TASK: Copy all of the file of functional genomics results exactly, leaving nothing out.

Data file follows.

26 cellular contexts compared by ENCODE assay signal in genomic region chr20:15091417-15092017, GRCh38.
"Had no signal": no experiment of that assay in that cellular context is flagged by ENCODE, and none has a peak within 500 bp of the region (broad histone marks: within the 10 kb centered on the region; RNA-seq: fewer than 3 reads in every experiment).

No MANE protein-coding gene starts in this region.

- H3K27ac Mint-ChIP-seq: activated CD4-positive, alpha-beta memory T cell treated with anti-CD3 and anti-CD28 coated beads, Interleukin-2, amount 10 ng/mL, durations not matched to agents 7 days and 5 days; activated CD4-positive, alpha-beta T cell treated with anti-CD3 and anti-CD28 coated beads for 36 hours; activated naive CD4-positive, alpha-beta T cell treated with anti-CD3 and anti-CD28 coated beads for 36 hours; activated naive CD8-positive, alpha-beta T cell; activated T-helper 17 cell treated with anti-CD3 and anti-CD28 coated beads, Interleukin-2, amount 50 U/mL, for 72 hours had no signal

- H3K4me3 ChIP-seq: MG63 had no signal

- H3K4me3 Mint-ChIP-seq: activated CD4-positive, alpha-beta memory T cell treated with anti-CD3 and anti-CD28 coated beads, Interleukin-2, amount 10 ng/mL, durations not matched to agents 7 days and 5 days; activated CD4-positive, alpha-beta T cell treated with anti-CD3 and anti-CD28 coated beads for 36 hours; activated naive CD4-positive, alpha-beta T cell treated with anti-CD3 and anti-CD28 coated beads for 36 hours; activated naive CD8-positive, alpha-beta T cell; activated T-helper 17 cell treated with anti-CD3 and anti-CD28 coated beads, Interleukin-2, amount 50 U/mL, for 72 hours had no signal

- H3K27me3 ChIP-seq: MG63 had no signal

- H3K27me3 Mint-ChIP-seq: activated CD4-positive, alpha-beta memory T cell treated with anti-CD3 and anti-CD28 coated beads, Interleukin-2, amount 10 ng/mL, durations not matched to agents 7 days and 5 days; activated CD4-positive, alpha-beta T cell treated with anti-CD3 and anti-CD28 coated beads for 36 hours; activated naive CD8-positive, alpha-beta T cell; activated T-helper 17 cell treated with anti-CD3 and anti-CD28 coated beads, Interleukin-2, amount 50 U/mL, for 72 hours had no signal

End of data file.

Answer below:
26 cellular contexts compared by ENCODE assay signal in genomic region chr20:15091417-15092017, GRCh38.
"Had no signal": no experiment of that assay in that cellular context is flagged by ENCODE, and none has a peak within 500 bp of the region (broad histone marks: within the 10 kb centered on the region; RNA-seq: fewer than 3 reads in every experiment).

No MANE protein-coding gene starts in this region.

- H3K27ac Mint-ChIP-seq: activated CD4-positive, alpha-beta memory T cell treated with anti-CD3 and anti-CD28 coated beads, Interleukin-2, amount 10 ng/mL, durations not matched to agents 7 days and 5 days; activated CD4-positive, alpha-beta T cell treated with anti-CD3 and anti-CD28 coated beads for 36 hours; activated naive CD4-positive, alpha-beta T cell treated with anti-CD3 and anti-CD28 coated beads for 36 hours; activated naive CD8-positive, alpha-beta T cell; activated T-helper 17 cell treated with anti-CD3 and anti-CD28 coated beads, Interleukin-2, amount 50 U/mL, for 72 hours had no signal

- H3K4me3 ChIP-seq: MG63 had no signal

- H3K4me3 Mint-ChIP-seq: activated CD4-positive, alpha-beta memory T cell treated with anti-CD3 and anti-CD28 coated beads, Interleukin-2, amount 10 ng/mL, durations not matched to agents 7 days and 5 days; activated CD4-positive, alpha-beta T cell treated with anti-CD3 and anti-CD28 coated beads for 36 hours; activated naive CD4-positive, alpha-beta T cell treated with anti-CD3 and anti-CD28 coated beads for 36 hours; activated naive CD8-positive, alpha-beta T cell; activated T-helper 17 cell treated with anti-CD3 and anti-CD28 coated beads, Interleukin-2, amount 50 U/mL, for 72 hours had no signal

- H3K27me3 ChIP-seq: MG63 had no signal

- H3K27me3 Mint-ChIP-seq: activated CD4-positive, alpha-beta memory T cell treated with anti-CD3 and anti-CD28 coated beads, Interleukin-2, amount 10 ng/mL, durations not matched to agents 7 days and 5 days; activated CD4-positive, alpha-beta T cell treated with anti-CD3 and anti-CD28 coated beads for 36 hours; activated naive CD8-positive, alpha-beta T cell; activated T-helper 17 cell treated with anti-CD3 and anti-CD28 coated beads, Interleukin-2, amount 50 U/mL, for 72 hours had no signal